I am a 42-year-old only child. I’ve had a close relationship with my parents my whole life. My mom passed away six years ago from lung cancer and my dad is in his 70s.
My dad is a “young” older man, in that, he is always doing something – building a garden bed, laying down a new floor, climbing ladders to change light bulbs or to fix a ceiling fan. He works part-time. His social life is more active than mine. In my mind, he can do anything.
Before my mom passed away, she was very active too – very independent and a take charge kind of lady. When I called her, she would most likely be creating something or out with a close friend.
I used to think my parents were indestructible. But, when you are an adult, no matter how active your parents are, the truth is, they are going to get sick. Sometimes they will get so sick, they will end up needing care that they cannot provide themselves at home.
I have received the “I’m in the hospital/Urgent Care/ER” call many, many times. Here are some things I have learned to do…
- Do not freak out. It’s hard. So hard. But, when your parent tells you about whatever is wrong, try not to freak out about it. Imagine being in your parent’s shoes. It’s probably hard enough for them to share what they are telling with you in the first place and then if you start freaking out, they have to go into parent mode. Just say, “Let me know what you need me to do. I love you.” Hang up and then freak out.
- Do not Google. If they know exactly what is wrong (or even if they don’t), don’t Google the thing, the symptoms, anything. It will make it a thousand times worse for you to sit at home and worry about your parent. Wait until you know the actual facts.
- Go to the appointments. If possible, try to go to the follow-up doctor’s appointments. When my mom was diagnosed with lung cancer, it was traumatic for all of us. Everyone in my immediate family (myself, my mom, and my dad) went to as many appointments together as possible. That way, there were three sets of ears listening. Take notes. If the doctor is OK with it, it’s not a bad idea to record these appointments. I wish I had done that. You can go back and listen and contact the doctor later with questions.
- After you know more facts, THEN do some research. But, don’t just go down Google/discussion board/Facebook group blackholes. Go to reliable websites. Start with something like American Cancer Society or the American Heart Association. Find the national, local, official website for whatever the issue is and start there. You may find out about support groups or resources that will help you and your parent. Ask the doctor for places you can go for research. If you have a different, trusted medical professional you can talk to, ask them. Ask a reference librarian at the public library for resources. Ask experts – not strangers.
- Do little things. If your parents are nearby, go grocery shopping for them – or use a service like Shipt if you do not live close. (Oh, and put everything away, maybe even make some meals that can be frozen for later. And clean everything up too. It’s easy to revert to old ways since it’s your parents’ house, but don’t be the kid, be the adult.) Make a playlist of songs or funny YouTube videos they can watch if they need chemo, or something that will keep them sitting still for awhile. Just sit with them. Give them your time.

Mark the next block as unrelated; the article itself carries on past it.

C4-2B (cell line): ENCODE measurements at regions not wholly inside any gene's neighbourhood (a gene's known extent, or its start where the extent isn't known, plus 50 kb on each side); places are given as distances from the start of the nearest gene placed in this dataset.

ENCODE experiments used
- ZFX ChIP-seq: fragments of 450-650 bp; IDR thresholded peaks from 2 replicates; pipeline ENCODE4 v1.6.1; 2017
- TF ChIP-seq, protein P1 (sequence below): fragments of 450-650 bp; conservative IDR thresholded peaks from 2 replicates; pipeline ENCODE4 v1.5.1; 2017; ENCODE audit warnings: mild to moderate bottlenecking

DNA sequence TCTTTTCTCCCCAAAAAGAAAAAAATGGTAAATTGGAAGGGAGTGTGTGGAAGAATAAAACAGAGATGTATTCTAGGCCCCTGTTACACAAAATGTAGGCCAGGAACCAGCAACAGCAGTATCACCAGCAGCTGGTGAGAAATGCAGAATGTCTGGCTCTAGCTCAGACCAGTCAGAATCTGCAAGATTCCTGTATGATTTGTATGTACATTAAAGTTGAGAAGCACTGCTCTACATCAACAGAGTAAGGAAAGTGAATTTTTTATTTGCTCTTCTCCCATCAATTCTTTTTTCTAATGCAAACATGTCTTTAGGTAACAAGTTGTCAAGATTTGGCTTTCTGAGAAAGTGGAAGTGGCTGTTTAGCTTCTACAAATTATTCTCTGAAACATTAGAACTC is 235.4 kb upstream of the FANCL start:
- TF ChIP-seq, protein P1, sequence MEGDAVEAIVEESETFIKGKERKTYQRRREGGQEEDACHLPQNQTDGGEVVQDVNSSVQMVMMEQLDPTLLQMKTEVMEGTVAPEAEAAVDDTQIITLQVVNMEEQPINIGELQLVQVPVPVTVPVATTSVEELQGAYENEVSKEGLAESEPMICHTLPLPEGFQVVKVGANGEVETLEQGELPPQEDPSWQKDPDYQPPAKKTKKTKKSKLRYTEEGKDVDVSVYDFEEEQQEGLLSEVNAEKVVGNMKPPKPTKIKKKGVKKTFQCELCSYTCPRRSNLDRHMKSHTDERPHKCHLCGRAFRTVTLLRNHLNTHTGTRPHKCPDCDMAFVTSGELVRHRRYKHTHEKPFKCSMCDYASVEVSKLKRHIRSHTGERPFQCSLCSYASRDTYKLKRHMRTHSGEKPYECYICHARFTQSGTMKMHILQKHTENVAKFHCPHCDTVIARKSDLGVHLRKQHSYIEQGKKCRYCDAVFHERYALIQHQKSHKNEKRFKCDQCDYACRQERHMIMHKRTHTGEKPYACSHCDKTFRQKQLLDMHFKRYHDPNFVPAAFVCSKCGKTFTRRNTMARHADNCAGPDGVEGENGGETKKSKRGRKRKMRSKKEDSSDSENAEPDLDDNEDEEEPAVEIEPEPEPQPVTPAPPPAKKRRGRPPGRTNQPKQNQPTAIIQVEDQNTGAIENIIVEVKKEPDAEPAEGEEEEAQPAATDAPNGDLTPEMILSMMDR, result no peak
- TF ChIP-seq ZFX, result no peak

- If your parent ends up in the hospital, make sure the doctor knows who you are. Sort of like going to those doctor’s appointments, when the doctor comes in for an update, your parent may either be half asleep or feeling a little overwhelmed and may not understand the updates or really be able to share with you what was said. Meet the doctors and the nurses. Give them your phone number. Call them and ask for updates. Be proactive.
- Speaking of hospital stays … write down your information on the white board that is typically in a hospital room. I even like to put funny pictures or jokes up there. I think it’s good to make an impression. I want to do whatever it takes to get the best care for my parent in the hospital. I think spreading kindness can help. I also always bring a bowl of chocolate to leave in my parent’s room and at the nurse’s desk. We’ve bought lunch/dinner for the nurses on duty. I’m not saying you have to go crazy, but I think you are more likely to get information you need and an extra pillow, at least, if you are kind. It’s just human nature. Also, those men and women spend their days surrounded by folks who are sick and family members who are anxious – they deserve a little treat too.
- Bring a goodie bag. You’ve brought chocolates and things to the nurses, now bring some things to your parent. Things I have found to be well received are – snacks (depending on what your parent is doing in the hospital … they may only be able to eat broth or something, so check), magazines, a cord to charge devices, socks, clean underwear, a nice robe, a pillow from home, a blanket from home, toilet paper from home. No plants or stuffed animals. You don’t want your parent to have something they need to take care of and also, what’s a 73-year-old man going to do with a teddy bear?
- Make sure you are listed as a person who can receive information on hospital and medical forms.
- Know where all of the important documents are. Not to say you will need them, but better to know then to be blindsided. Where are the wills? What are your parents wishes in case something happens? Those are hard conversations to have, but you need to have them.